I usually post an item from the newspaper, but today’s weather prompted me to reflect on the day-to-day lives of our ancestors. While I sipped coffee in warmth and comfort, and watched the local weather report on my television, I pondered a few of the differences between my winter weather experience and what my great-grandmother might have endured. All too often we forget how much stronger and more determined our ancestors had to be just to survive. We can talk all we want about the stresses and problems of modern life, but in reality we just don’t stop to think about how easy our lives have become.
Let’s begin with warmth. For generations families heated their homes with wood that had to be chopped, stacked, stored, then retrieved and carried into the house as needed. Fires had to be tended and kept going day and night, no matter what the weather. I’ve read of families tying rope lines from the house to the wood stack so they would not get lost during a snow storm! And many homes were heated with wood long after gas and electricity were available. Gas was expensive and electricity was unreliable.
We were all advised of this storm at least a week ahead of time because we have weather reports and alerts and apps on a variety of devices. We could look on a screen somewhere and see that our temps were going to radically change from 70 degrees to 30 overnight! What did our ancestors do? How did they know to stock up on groceries or get the blankets out or check their stacks of firewood? And don’t think, as I once did, that the weather fluctuations we see now are all due to “global warming”. I have a copy of a bird watcher’s observations from 1883 that states: “a temperature of 74° on December 23 and freezing the next day; real winter from December 24 to January 27, with zero weather on January 5 and + 4° on January 24.”
When we got the news that this storm was going to be serious and might cause widespread road closures and power outages we all went to our local markets and home supply stores and stocked up on food and blankets and batteries and generators and lamps and candles and anything else we thought we might need for added warmth and comfort. Our ancestors literally had to be prepared for anything at all times. They had to keep extra food (canned or dried), extra wood, extra candles, and anything else they might need because they couldn’t drive down to the convenience store on the corner when the first snowflakes began to fall.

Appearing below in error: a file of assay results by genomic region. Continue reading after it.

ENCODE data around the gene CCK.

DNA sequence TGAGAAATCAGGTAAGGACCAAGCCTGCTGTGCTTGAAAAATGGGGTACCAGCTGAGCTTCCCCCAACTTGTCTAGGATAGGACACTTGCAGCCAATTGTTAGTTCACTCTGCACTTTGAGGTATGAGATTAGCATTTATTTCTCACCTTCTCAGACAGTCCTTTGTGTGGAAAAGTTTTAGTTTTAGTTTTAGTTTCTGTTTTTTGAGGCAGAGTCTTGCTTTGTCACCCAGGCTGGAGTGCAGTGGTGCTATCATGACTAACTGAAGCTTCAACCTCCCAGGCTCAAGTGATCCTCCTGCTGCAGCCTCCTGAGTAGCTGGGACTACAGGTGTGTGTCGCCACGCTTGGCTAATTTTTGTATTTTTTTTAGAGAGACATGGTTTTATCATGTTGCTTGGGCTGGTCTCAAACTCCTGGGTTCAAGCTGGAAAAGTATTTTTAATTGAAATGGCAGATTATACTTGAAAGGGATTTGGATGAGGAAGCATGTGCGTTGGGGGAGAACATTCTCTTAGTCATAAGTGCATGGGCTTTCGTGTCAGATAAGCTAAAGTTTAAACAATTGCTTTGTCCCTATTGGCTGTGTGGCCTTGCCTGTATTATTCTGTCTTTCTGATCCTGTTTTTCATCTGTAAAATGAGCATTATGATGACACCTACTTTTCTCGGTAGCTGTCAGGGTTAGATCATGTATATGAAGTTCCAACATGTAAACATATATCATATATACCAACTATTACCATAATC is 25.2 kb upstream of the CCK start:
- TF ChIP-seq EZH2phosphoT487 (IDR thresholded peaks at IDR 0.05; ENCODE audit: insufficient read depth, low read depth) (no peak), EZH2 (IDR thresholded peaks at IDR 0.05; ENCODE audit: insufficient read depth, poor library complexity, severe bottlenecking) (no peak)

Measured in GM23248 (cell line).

I got a phone call this morning from my doctor’s office. I had an appointment this afternoon and his receptionist wanted to know if I was going to try to go to town. I told her “no” and rescheduled. Even in the midst of sleet and snow, even with no hope of getting out of my driveway, I am still able to communicate with the rest of the world. I’ve heard from friends and family members and know that they are safe. We have our house phone, two cell phones, and a computer. Surely if we had a crisis we could reach out to someone for help. Imagine being in a house only four or five miles from town and having no way to know what was going on in the rest of the world, and no way to let anyone in town know what was happening at your house.
We take our plumbing for granted most of the time, but this week scores of people stocked up on water. The woman next to me at Walmart had six gallons in her cart just in case she ran out of drinking water. The news reporters reminded everyone to check their pipes and cover faucets this weekend. But what if your water came from a well in the yard? What if it wasn’t piped into your house? What if you had an outhouse instead of a toilet? The problems of a winter storm affected every aspect of our ancestors’ lives.
I’m sure you can think of many other things that make our lives easier, so take a few minutes to be grateful for your warmth and comfort today.